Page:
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I like to be told that I'm wrong. It usually means that I've made some broad sweeping assumption that over-simplifies the world. My most recent blunder was assuming that the whole world will obviously move 100% of its media operations to the cloud. It seems to me that in the space of a few short years, the media industry has changed its mindset from cloud is unsafe through a brief dally with cloud is good and has now ended up with everything cloud as the way to go.  Considering current global events around mobility and remote working, this is a highly topical discussion.   One-size-fits-all solutions do not exist! In the unused bit at the back of my brain, I know that there is no such thing as a one size fits all solution, but at the same time I cling to the everything cloud marketing philosophy as some kind of justification for forward motion. Very often, it's a mix of technologies that gives the best performance for a given price and it's the ability to choose the right technology at the right time for the right job at the right price that ensures that any business continues to thrive. Transcoding is a curious business. To select a service or a device, you first must be sure that it meets your needs for scaling, deinterlacing, frame rate conversion, image filtering, SDR and HDR conversion, range of codecs, compression efficiency and compression quality. In today's time-pressed environment choices are often done with a service rate card rather than by testing with real content and real people. This is a shame because very often the idea of taking a high-quality device with a Capex price tag is eliminated, even though the per-transcode costs of an alternative service can be higher for a lower quality.   Nothing is ever simple - what's the real business problem? So why all this heavy philosophy? Dalet asked me to look at a hardware accelerator for an offline transcoder. I initially thought that I had stepped into a time machine because that sort of solution is just not fashionable now. I stopped and thought about it for a while in the context of todays reduced operating margins, remote infrastructure requirements and ever-increasing platform support requirements. If you have a fixed and stable volume of content that needs to be converted every day / week / month then actually the costing of that core transcode is a key fixed cost of the business. If a hardware accelerator reduces that fixed cost with a one-off investment rather than a pay as you go continuous commitment, then it is a no-brainer providing you still have a local data center to house it and you have the ability to manage it remotely.   There is a business sweet spot for accelerators! So I found myself looking at an HEVC encoding accelerator, connected to a cloud-enabled Dalet AmberFin transcode farm and realized that it was the right solution for many customers to fulfil their core needs of doing a lot of transcoding for the minimum TCO (Total Cost of Ownership). Like many things in engineering, it might not be fashionable or glamorous, but for the right application it makes good business sense.  It serves the needs of working and managing remotely, since you can build a hybrid architecture that works in the background and yet, can be accessed anytime, anywhere, assuming your data center has some solid business continuity in place (let’s face it, who doesn’t these days?)  As 2020 makes its way, with major issues at global scale, it seems that there is a sweet spot for hardware accelerators - high throughput with less energy consumption than a raw software solution. It also seems that I should avoid jumping on today's fashionable technology for everything and to keep my mind open to a wider range of practical solutions to solving real business problems!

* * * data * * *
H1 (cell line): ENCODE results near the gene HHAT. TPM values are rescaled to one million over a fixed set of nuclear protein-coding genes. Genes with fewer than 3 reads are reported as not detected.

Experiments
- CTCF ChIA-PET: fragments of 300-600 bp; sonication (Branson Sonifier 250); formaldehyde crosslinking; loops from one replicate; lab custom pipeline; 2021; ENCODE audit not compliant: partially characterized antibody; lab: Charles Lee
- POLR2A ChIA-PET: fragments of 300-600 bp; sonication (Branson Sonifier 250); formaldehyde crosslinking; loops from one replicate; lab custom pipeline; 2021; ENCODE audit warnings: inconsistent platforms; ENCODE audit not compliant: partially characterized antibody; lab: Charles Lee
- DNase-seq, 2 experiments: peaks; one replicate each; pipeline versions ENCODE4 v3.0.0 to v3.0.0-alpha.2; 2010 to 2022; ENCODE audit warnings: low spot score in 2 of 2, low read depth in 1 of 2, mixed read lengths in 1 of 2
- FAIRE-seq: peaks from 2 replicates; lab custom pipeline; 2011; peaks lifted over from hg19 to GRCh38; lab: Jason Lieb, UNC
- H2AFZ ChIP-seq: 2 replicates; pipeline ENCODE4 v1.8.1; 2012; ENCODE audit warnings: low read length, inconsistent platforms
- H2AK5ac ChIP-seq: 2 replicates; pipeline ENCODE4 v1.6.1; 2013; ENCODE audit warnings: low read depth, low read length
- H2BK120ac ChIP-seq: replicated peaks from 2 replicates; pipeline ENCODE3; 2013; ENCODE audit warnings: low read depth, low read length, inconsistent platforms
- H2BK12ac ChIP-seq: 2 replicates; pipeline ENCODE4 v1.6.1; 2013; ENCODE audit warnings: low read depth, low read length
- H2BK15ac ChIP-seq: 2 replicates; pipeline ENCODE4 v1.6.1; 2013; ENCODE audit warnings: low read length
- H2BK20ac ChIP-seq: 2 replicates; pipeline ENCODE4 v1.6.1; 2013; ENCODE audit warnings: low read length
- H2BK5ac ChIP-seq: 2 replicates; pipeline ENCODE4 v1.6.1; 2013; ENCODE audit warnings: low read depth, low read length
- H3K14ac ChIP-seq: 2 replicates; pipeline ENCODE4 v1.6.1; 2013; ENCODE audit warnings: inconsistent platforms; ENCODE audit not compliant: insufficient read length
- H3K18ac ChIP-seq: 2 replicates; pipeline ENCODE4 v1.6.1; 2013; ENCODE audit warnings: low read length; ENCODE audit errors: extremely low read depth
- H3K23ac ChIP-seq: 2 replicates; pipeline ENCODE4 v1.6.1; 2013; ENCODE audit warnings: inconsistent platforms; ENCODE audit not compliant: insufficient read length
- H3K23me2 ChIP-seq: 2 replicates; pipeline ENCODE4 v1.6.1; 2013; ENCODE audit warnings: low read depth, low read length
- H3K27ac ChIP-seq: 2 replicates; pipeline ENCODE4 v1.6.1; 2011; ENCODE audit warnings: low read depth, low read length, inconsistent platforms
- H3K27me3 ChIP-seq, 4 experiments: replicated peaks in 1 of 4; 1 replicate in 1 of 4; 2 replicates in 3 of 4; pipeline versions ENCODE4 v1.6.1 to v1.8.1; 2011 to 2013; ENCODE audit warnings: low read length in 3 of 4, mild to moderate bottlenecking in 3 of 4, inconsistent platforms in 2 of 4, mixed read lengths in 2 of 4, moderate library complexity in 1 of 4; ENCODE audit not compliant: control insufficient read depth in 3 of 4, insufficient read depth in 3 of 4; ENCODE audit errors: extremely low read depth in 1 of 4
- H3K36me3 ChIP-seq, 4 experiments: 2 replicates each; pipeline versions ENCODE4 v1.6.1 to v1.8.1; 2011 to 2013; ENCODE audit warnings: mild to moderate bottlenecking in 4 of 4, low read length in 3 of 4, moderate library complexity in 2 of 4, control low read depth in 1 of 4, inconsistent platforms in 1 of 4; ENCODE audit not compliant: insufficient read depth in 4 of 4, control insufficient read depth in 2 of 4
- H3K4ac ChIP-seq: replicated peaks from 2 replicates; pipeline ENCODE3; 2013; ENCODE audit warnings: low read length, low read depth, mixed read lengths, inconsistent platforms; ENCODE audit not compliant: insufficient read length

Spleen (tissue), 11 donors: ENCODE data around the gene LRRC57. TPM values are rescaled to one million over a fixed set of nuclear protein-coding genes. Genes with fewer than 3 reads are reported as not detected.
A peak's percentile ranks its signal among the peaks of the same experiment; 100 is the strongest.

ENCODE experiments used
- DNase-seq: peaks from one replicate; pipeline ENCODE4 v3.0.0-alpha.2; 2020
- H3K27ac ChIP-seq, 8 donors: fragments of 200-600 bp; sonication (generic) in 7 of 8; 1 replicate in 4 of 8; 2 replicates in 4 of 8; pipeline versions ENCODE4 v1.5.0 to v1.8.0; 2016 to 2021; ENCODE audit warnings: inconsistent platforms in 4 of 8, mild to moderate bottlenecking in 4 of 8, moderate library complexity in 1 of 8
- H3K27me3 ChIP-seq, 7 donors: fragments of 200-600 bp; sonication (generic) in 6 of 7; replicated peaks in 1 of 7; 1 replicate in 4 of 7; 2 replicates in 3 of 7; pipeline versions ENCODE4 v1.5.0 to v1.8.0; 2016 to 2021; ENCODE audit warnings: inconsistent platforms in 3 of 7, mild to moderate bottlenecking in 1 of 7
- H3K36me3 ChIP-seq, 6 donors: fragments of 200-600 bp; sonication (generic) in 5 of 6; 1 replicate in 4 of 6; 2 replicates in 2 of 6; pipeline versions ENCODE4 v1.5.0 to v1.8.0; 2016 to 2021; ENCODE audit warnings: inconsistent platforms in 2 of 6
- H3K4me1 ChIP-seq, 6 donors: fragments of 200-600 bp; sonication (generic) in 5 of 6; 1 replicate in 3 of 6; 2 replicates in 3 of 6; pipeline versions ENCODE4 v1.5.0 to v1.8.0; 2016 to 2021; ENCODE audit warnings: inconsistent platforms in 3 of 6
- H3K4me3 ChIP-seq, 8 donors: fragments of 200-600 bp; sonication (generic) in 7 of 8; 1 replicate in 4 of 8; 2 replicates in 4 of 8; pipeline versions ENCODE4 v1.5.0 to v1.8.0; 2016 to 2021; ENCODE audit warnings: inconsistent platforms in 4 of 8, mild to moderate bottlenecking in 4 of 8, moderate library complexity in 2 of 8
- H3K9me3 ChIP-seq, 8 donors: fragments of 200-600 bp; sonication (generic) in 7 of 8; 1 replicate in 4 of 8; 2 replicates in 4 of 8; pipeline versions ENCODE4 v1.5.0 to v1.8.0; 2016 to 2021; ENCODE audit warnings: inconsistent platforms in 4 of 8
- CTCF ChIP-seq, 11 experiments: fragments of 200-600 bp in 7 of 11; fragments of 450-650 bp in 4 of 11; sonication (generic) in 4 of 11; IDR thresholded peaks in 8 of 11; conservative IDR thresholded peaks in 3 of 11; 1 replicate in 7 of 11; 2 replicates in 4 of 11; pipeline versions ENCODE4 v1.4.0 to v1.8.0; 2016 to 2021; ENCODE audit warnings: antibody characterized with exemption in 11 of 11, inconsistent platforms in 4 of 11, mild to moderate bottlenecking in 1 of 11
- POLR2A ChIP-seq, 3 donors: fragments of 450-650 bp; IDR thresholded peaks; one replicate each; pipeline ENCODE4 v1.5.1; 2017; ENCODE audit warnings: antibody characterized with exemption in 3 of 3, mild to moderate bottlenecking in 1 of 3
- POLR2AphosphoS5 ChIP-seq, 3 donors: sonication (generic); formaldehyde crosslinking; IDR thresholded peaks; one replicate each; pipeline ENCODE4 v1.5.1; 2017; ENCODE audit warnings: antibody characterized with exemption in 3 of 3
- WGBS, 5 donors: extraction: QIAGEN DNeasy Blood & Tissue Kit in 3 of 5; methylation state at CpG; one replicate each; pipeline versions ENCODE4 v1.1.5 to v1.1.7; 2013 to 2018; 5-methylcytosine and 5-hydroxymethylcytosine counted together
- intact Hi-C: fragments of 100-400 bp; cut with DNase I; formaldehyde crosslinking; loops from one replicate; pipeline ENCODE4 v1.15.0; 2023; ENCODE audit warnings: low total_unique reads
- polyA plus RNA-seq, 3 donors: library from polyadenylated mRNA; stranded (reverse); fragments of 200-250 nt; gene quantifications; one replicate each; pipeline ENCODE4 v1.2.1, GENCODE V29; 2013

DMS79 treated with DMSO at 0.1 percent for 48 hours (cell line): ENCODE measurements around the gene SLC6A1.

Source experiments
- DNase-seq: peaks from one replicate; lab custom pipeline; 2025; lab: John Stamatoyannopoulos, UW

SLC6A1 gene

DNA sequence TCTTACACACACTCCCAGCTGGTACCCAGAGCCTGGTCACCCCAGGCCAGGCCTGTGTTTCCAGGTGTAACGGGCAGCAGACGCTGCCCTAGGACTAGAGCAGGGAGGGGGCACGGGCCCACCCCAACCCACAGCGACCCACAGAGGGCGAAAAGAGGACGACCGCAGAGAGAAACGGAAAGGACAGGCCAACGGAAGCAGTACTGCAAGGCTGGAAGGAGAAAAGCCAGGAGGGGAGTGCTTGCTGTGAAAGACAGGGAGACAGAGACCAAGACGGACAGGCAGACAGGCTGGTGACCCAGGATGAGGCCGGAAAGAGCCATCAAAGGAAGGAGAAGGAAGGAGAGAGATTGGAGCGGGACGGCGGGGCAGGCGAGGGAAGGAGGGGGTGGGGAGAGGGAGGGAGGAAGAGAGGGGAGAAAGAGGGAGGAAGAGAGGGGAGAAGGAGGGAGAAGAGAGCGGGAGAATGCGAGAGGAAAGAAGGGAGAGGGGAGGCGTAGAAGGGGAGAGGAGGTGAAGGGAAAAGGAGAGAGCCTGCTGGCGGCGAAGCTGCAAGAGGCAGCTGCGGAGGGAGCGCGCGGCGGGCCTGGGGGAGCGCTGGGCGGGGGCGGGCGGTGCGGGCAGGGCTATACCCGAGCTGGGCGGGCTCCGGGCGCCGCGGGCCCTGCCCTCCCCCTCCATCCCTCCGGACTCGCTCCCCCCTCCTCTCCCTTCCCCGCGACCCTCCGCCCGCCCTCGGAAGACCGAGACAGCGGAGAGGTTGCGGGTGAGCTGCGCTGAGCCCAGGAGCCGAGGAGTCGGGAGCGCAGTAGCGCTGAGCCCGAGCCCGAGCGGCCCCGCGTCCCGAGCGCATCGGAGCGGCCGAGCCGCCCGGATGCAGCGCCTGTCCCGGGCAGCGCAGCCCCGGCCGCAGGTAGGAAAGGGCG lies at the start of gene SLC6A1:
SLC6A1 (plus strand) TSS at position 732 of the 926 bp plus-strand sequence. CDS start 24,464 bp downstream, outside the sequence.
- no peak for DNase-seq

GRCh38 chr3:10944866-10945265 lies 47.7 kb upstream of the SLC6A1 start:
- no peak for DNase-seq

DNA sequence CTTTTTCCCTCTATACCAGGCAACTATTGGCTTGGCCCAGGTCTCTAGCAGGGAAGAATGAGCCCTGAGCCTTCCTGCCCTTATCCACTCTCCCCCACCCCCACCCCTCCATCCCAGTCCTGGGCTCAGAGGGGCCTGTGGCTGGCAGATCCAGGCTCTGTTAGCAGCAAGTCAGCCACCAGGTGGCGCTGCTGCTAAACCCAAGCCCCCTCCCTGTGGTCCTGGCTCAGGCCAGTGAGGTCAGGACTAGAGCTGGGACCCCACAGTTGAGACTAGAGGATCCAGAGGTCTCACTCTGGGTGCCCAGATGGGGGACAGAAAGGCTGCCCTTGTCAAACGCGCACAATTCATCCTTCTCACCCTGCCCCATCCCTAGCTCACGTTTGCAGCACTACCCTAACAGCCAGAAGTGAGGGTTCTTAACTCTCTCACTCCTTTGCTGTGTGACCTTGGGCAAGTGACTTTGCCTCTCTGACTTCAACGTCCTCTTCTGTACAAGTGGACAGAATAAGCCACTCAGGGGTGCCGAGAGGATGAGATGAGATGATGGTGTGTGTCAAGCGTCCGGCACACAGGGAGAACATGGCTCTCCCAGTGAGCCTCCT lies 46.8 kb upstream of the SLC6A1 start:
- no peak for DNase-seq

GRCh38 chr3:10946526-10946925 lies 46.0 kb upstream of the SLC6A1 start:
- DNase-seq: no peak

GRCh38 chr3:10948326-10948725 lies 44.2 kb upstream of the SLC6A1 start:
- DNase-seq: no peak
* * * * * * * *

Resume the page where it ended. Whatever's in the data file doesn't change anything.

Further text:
• Cloud